An Introduction to Gerber Files

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8 April 2016

Like you, I have a lot to remember, and even more yet to learn. Because of this I regularly employ “cheat sheets” to summarize important, but easily forgotten, information that is critical to my work. Most of my cheat sheets are in a shared Evernote notebook so my Baselodge colleagues can also easily access them.

In this case I thought I would share with the broader world my introduction to Gerber files.

Circuit Board

What are Gerber Files? A Brief History

I am a language guy. I need to know why things are called by certain names or words. This helps me remember more easily. Before we determine what Gerber files are, let’s determine why they are called “Gerber” files. The files are named after the company that originated the first version of them. That company was Gerber Systems Corp., a manufacturer of photoplotters. The Gerber  specification was developed to drive their plotters. Now for the what. If you want to track the history of Gerber Systems Corp and its intellectual property, you can do that, but what interests me is that this file format became the standard of the printed circuit board (PCB) manufacturing industry. PCB fabrication is an image-driven process, and as such is a good fit for files that provide image information. Since PCBs are composed of various layers of material that can be represented by a 2D image, the specific layer design information can be communicated in these Gerber files. For example, you might have one file to represent the layer for the top copper, one for the bottom copper, one for the soldermask, one for the silkscreen, etc. Typically, all of these files are archived together into a .zip file that can be easily shared.

As technology got more sophisticated, the original Standard Gerber (or RS-274-D), designed to drive photoplotters, was replaced by a new Extended Gerber (or RS-274X). This latter standard is the one used today.

So, to be clear, Gerbers pertain to what we call bare boards, PCBs, or board fabrication. Printed circuit board assembly (PCBA or PCA) refers to the bare board PLUS all of the components electrically connected together. You cannot have a functioning board without both PCB and PCBA, so Gerbers are relevant for both. The bare board is manufactured from the data contained in Gerber files. Got it?

How Are They Generated?

Gerber files are created as exports from the computer-aided design (CAD) system in which the board’s physical design was done. For example, Cadence® Allegro® and its competitors output Gerber files as manufacturing files or artwork files. The designer has a lot of freedom to make choices about various aspects of the generation of the artwork. When the final button is clicked to create the artwork, it usually doesn’t take long for the process to complete.

What Does a Gerber File Look Like?

Since I am on the manufacturing side, when I receive Gerbers it is because a customer wants us to evaluate their design and provide a quotation to fabricate their board. It is always with a bit of excitement that I open the .zip archive to see what is inside. The first thing I notice is a listing of the files in the archive. It might look something like this:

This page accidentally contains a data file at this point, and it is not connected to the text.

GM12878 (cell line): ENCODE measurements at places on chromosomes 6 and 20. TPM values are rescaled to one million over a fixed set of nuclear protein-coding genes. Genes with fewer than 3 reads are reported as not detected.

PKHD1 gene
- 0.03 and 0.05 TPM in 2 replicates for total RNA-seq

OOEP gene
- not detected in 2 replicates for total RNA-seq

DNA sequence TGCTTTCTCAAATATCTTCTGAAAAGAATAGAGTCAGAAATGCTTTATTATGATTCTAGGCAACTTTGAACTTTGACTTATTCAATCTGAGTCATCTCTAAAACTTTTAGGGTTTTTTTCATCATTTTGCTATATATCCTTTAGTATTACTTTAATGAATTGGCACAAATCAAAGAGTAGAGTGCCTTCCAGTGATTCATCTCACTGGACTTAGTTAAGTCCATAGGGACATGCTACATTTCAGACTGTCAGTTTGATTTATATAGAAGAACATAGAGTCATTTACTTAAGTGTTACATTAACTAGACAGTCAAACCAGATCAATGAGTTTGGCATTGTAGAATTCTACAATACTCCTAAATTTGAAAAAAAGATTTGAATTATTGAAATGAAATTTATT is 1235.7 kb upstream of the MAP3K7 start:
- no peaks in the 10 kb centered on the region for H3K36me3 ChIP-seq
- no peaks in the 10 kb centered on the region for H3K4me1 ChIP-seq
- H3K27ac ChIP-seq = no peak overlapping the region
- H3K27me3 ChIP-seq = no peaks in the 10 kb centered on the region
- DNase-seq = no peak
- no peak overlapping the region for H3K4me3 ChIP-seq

Example 1

  • MezzanineCard-Back.gbl
  • MezzanineCard-Comments.gbr
  • MezzanineCard-Drawings.gbr
  • MezzanineCard-Front.gtl
  • MezzanineCard-Ground.gbr
  • MezzanineCard-H1_Signal.gbr
  • MezzanineCard-Mask_Back.gbs
  • MezzanineCard-Mask_Front.gts
  • MezzanineCard-PCB_Edges.gbr
  • MezzanineCard-Power.gbr
  • MezzanineCard-SilkS_Back.gbo
  • MezzanineCard-SilkS_Front.gto
  • MezzanineCard-SoldP_Back.gbp
  • MezzanineCard-SoldP_Front.gtp
  • MezzanineCard-V2_Signal.gbr

Example 2


Example 3

  • EDGE_PORT.cmp
  • EDGE_PORT.plc
  • EDGE_PORT.sol
  • EDGE_PORT.sts
  • EDGE_PORT.drd

Notice that each of the files listed above has a file extension. I went through a phase of wanting to know what each of these extensions “mean.” Remember, I am language-oriented. Some of them make some sense. The extension .art means it’s an artwork file. The extension .sol usually refers to a soldermask file. The .drd extension refers to drill information. However, for the sake of sanity I quit trying to make logical sense of the naming conventions of the extensions. The filename to the left of the extension is determined in large part by the designer at the point of exporting the Gerber files. Some designers make it easy to understand the contents of the files. Examples 1 and 2 are fairly easy to figure out. Example 3, however, is anyone’s guess.

Why do each of these examples have different nomenclature on the file extensions? Simply because each of them was generated out of a different CAD system. The good news is that the PCB house that will view and estimate the cost of the boards will have no trouble viewing the files and getting what they need.

How are they Viewed and Used?

Again, PCB houses have the necessary software to read and evaluate the Gerber files. Our excellent board house, South Bay Circuits, will open the zip archive and evaluate the number of layers, drill information, soldermask, silkscreen, etc. very easily.

As a technical rep, I also like to take a look at what the board looks like. There are good free Gerber viewers available for this purpose. For example, I use GC-Prevue for Windows. There are also online viewers like Online Gerber Viewer.


The mystery behind Gerber files is ultimately resolved in understanding what information they convey and how to open and view them. Since they are the files used to quote and fabricate bare circuit boards, they are critical artwork files.

If you have your Gerbers ready and want a quote, please use our “Request a Quote” button to submit them to us. Whether a quick-turn or production quote, we would love to compete for your business.


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